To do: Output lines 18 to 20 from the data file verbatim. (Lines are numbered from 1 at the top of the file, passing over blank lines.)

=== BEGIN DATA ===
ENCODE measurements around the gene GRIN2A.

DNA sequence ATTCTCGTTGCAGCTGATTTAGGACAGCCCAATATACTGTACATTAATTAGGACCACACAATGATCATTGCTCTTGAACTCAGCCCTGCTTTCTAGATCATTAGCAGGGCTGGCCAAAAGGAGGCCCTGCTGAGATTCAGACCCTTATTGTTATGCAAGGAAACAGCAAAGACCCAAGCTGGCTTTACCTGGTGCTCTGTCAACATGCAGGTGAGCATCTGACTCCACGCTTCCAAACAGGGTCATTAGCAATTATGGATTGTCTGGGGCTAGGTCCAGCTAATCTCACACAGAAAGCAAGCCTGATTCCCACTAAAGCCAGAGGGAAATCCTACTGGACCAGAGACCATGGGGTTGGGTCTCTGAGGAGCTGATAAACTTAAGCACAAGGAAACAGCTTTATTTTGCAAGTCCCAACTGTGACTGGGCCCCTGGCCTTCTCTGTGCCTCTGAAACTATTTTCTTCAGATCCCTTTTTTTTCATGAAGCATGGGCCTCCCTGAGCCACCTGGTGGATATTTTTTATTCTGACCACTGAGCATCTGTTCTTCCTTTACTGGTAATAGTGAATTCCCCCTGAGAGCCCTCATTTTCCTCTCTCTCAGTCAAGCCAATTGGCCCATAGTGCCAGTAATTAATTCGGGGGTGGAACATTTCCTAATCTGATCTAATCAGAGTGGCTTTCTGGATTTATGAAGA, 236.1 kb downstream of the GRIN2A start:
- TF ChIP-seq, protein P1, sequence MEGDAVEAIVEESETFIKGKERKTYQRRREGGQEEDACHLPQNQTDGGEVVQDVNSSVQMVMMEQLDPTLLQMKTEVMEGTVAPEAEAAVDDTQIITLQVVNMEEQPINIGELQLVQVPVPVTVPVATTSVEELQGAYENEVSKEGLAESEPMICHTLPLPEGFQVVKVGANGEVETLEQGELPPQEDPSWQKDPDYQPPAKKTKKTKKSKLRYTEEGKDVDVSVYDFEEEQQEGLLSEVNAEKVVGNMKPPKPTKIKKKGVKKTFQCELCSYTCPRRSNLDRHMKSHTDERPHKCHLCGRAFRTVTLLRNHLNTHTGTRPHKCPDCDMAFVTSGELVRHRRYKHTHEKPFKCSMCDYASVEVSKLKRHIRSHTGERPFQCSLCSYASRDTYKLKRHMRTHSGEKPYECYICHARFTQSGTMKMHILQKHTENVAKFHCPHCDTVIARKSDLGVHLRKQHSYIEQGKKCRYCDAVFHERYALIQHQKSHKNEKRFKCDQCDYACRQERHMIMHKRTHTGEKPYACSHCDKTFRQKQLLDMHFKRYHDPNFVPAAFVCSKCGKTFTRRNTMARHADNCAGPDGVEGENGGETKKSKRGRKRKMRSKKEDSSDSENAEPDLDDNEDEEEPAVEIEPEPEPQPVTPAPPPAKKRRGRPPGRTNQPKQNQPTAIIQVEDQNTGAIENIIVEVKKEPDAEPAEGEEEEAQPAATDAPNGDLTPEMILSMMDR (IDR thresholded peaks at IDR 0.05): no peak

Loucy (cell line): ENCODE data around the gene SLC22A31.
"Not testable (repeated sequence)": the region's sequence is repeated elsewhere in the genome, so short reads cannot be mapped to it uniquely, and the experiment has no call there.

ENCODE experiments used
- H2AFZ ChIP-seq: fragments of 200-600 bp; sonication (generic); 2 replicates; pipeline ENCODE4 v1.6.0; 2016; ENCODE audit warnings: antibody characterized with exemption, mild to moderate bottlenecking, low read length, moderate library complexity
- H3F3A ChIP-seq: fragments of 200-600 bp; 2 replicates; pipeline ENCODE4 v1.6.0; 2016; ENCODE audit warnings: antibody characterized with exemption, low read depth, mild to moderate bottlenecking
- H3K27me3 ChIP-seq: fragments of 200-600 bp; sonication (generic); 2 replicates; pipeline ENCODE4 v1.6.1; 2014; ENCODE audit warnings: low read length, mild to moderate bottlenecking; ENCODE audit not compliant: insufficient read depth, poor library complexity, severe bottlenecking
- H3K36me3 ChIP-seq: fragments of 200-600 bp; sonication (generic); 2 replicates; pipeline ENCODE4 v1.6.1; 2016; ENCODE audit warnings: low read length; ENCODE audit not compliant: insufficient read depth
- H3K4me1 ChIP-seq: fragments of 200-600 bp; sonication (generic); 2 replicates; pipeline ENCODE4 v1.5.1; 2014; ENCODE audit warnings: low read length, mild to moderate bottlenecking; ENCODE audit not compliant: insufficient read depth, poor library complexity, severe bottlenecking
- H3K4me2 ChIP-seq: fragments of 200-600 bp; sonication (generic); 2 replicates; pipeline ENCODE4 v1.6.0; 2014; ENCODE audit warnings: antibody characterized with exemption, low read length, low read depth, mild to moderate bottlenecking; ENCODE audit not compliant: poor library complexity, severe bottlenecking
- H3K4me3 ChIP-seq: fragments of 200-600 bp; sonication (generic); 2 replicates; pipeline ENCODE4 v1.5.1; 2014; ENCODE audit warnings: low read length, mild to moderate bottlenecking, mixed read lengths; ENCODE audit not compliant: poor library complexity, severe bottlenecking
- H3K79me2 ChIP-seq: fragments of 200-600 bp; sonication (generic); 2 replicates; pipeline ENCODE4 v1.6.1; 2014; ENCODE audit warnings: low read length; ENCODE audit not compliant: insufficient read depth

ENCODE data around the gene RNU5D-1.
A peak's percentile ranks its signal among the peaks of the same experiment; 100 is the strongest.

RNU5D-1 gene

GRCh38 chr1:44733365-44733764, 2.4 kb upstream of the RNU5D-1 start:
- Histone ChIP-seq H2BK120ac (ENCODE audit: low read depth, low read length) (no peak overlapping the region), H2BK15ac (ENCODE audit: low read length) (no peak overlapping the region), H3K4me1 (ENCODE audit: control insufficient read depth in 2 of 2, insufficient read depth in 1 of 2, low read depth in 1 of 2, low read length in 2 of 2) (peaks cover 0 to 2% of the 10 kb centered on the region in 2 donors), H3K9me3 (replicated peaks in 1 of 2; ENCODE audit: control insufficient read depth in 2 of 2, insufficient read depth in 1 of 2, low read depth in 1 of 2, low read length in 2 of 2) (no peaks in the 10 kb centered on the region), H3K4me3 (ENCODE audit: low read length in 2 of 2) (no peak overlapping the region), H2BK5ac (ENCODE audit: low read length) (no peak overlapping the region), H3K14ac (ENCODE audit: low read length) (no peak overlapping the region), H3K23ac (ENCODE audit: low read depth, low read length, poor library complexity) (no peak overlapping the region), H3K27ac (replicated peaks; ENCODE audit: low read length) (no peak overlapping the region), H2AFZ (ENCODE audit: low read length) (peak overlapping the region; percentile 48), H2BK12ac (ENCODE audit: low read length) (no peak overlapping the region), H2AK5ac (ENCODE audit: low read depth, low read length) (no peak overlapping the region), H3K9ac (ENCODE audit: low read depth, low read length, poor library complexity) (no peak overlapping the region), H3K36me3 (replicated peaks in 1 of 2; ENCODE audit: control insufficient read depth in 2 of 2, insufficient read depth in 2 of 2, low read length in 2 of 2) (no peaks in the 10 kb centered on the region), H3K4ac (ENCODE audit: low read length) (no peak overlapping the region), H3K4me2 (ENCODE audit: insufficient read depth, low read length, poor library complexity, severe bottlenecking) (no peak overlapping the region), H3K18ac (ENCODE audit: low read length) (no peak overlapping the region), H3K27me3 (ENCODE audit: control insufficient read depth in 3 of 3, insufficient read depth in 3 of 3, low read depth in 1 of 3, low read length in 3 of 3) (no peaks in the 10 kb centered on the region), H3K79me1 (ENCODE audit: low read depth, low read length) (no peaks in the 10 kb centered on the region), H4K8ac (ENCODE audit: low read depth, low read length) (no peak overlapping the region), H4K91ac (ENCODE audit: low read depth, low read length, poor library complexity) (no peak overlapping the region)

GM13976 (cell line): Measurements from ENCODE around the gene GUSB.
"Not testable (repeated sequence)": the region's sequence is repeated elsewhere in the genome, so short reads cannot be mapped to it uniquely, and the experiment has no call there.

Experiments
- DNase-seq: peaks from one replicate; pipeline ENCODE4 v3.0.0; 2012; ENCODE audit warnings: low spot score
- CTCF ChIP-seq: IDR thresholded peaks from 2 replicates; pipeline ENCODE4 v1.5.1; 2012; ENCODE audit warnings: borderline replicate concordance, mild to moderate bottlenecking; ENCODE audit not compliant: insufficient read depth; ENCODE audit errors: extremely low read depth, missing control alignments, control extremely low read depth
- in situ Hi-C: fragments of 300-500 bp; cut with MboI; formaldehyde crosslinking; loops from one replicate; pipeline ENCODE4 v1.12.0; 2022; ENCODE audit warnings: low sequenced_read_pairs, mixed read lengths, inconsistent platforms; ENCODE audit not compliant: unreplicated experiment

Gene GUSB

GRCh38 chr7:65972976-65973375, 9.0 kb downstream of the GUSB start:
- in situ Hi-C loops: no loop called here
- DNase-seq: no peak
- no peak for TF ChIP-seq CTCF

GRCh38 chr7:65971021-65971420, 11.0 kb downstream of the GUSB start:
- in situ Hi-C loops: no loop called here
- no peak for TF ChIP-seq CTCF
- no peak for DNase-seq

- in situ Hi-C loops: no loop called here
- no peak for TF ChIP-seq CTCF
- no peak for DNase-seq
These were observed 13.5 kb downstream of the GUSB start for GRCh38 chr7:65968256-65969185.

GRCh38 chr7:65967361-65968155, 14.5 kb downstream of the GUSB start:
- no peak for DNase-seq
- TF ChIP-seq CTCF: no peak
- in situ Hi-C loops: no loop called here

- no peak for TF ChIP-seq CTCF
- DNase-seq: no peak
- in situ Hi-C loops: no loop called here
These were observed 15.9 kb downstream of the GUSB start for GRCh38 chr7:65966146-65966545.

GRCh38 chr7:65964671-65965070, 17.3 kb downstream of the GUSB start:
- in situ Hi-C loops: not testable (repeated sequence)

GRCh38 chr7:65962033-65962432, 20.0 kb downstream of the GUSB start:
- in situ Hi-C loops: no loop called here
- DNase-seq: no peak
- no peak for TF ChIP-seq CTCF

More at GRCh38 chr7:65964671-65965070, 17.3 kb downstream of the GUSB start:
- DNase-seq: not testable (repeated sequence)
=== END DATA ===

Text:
GRCh38 chr1:44733365-44733764, 2.4 kb upstream of the RNU5D-1 start:
- Histone ChIP-seq H2BK120ac (ENCODE audit: low read depth, low read length) (no peak overlapping the region), H2BK15ac (ENCODE audit: low read length) (no peak overlapping the region), H3K4me1 (ENCODE audit: control insufficient read depth in 2 of 2, insufficient read depth in 1 of 2, low read depth in 1 of 2, low read length in 2 of 2) (peaks cover 0 to 2% of the 10 kb centered on the region in 2 donors), H3K9me3 (replicated peaks in 1 of 2; ENCODE audit: control insufficient read depth in 2 of 2, insufficient read depth in 1 of 2, low read depth in 1 of 2, low read length in 2 of 2) (no peaks in the 10 kb centered on the region), H3K4me3 (ENCODE audit: low read length in 2 of 2) (no peak overlapping the region), H2BK5ac (ENCODE audit: low read length) (no peak overlapping the region), H3K14ac (ENCODE audit: low read length) (no peak overlapping the region), H3K23ac (ENCODE audit: low read depth, low read length, poor library complexity) (no peak overlapping the region), H3K27ac (replicated peaks; ENCODE audit: low read length) (no peak overlapping the region), H2AFZ (ENCODE audit: low read length) (peak overlapping the region; percentile 48), H2BK12ac (ENCODE audit: low read length) (no peak overlapping the region), H2AK5ac (ENCODE audit: low read depth, low read length) (no peak overlapping the region), H3K9ac (ENCODE audit: low read depth, low read length, poor library complexity) (no peak overlapping the region), H3K36me3 (replicated peaks in 1 of 2; ENCODE audit: control insufficient read depth in 2 of 2, insufficient read depth in 2 of 2, low read length in 2 of 2) (no peaks in the 10 kb centered on the region), H3K4ac (ENCODE audit: low read length) (no peak overlapping the region), H3K4me2 (ENCODE audit: insufficient read depth, low read length, poor library complexity, severe bottlenecking) (no peak overlapping the region), H3K18ac (ENCODE audit: low read length) (no peak overlapping the region), H3K27me3 (ENCODE audit: control insufficient read depth in 3 of 3, insufficient read depth in 3 of 3, low read depth in 1 of 3, low read length in 3 of 3) (no peaks in the 10 kb centered on the region), H3K79me1 (ENCODE audit: low read depth, low read length) (no peaks in the 10 kb centered on the region), H4K8ac (ENCODE audit: low read depth, low read length) (no peak overlapping the region), H4K91ac (ENCODE audit: low read depth, low read length, poor library complexity) (no peak overlapping the region)

GM13976 (cell line): Measurements from ENCODE around the gene GUSB.